Mitt Romney's opposition could doom President Biden's budget director nominee

In this Feb. 10, 2021, file photo, Neera Tanden,
President Joe Biden’s nominee for Director of the Office of
Management and Budget, testifies during a Senate committee hearing
on Capitol Hill in Washington. Republican Sens. Mitt Romney, of
Utah, and Susan Collins, of Maine, say they’ll vote against
confirming Tanden.

(Andrew Harnik, Associated Press)

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SALT LAKE CITY — A Utah senator's opposition could help doom President Joe Biden's pick to lead the White House Office of Management and Budget.

Biden's nomination of Neera Tanden was thrown into further doubt Monday after moderate Republicans Sens. Mitt Romney, of Utah, and Susan Collins, of Maine, said they would not vote to confirm her.

Last Friday, Sen. Joe Manchin, D-W. Va., became the first Democrat in the Senate to oppose the confirmation of Tanden, who would be the first woman of color to lead the office.

Tanden is a former adviser to Hillary Clinton and served as president of the liberal-leaning Center for American Progress. She regularly attacked top Republicans on social media, which she apologized for during her confirmation hearings.

"Sen. Romney has been critical of extreme rhetoric from prior nominees, and this is consistent with that position. He believes it's hard to return to comity and respect with a nominee who has issued a thousand mean tweets," said Romney spokeswoman Arielle Mueller.

Collins said in a statement that Congress has the budget director to make countless decisions in an impartial manner, carrying out the letter of the law and congressional intent.

"Neera Tanden has neither the experience nor the temperament to lead this critical agency. Her past actions have demonstrated exactly the kind of animosity that President Biden has pledged to transcend," she said.

Collins added that Tanden's decision to delete more than a thousand tweets in the days before her nomination was announced raises concerns about her commitment to transparency.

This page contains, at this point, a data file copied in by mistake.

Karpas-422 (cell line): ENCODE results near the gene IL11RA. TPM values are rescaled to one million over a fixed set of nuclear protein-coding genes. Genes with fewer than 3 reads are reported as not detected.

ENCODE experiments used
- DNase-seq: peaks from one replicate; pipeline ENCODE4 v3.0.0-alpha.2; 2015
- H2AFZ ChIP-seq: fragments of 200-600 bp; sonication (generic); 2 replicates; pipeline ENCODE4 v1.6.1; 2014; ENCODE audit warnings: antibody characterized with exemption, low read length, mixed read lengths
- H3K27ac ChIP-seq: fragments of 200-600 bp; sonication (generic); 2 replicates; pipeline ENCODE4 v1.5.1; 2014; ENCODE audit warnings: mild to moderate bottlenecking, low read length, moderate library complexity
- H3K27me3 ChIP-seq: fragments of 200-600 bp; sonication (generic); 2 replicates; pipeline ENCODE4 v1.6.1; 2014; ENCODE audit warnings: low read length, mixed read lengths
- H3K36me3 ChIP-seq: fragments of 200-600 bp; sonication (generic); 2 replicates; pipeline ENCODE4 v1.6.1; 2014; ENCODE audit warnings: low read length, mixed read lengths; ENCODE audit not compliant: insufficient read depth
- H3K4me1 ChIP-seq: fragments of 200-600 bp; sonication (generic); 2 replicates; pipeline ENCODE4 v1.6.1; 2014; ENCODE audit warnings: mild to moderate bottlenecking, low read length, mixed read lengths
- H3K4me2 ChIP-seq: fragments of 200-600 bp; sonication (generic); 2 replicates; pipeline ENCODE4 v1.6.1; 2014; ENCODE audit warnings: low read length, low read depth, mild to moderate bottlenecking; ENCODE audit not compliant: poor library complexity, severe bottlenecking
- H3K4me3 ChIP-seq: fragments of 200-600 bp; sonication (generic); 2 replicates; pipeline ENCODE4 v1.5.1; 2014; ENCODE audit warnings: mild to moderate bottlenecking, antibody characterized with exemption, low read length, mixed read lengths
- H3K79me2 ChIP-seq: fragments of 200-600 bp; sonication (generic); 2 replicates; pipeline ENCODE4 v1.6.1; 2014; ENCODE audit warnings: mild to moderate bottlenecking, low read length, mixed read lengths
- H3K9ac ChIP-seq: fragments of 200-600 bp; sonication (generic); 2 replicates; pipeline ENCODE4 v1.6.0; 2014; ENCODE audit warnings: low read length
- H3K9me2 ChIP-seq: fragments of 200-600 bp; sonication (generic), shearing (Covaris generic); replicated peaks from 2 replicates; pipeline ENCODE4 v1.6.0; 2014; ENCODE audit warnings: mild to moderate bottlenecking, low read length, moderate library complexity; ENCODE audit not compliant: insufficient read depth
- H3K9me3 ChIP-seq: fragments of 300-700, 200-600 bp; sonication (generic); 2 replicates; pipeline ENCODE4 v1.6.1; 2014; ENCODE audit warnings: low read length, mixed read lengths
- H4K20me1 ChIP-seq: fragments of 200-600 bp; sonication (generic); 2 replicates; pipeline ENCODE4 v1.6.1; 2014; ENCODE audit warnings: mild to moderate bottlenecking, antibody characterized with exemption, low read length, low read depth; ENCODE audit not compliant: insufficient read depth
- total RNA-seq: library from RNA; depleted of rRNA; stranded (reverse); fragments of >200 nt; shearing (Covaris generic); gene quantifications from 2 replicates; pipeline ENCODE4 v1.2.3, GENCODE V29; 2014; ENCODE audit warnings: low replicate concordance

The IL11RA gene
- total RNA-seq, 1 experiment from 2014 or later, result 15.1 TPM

Losing Manchin means Tanden would need support from at least one Republican to win confirmation as the Senate is evenly divided between Republicans and Democrats. Vice President Kamala Harris serves as a tie-breaking vote.

The Senate Budget Committee is scheduled to vote on Tanden's nomination this week. It's the first real test that Biden has faced on a nomination, with most of his picks for Cabinet positions passing with bipartisan support, according to the Associated Press.

Manchin said bipartisanship is "more important than ever" as the country faces many serious challenges.

"I believe her overtly partisan statements will have a toxic and detrimental impact on the important working relationship between members of Congress and the next director of the Office of Management and Budget," Manchin said in a statement.

Tanden had also disparaged some Democrats on social media as well as Sen. Bernie Sanders, I-Vt.

Tanden acknowledged spending "many months" removing past Twitter posts, saying "I deleted tweets because I regretted them."

She said she regretted some of her "past language" on social media, but she refused to say she deleted the comments to help her nomination, according to the Associated Press. Republicans have signaled that Tanden's confirmation process may trigger a political battle unseen with other Biden nominees, given her history of criticism of GOP lawmakers she'd now have to work with.

Biden, asked Friday whether he would pull Tanden's nomination, said he wouldn't.

"I think we are going to find the votes and get her confirmed," Biden said.

White House spokeswoman Jen Psaki said Monday that the president believes she would be a "stellar" OMB director.

Tanden "has lived experience having benefitted from a number of federal programs as a kid, looking ahead to the committee votes this week and continuing to work toward her confirmation," she said in a tweet.

Tanden, 50, has said her values reflect personal experience with the government programs she would play a key role in supporting. The child of Indian immigrants, her parents divorced when she was 5, and her mother spent two years on government support, food stamps and Section 8 housing vouchers in the suburbs of Boston before eventually getting a job as a travel agent, the AP reported.

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Dennis Romboy
Dennis Romboy is an editor and reporter for the Deseret News. He has covered a variety of beats over the years, including state and local government, social issues and courts. A Utah native, Romboy earned a degree in journalism from the University of Utah. He enjoys cycling, snowboarding and running.


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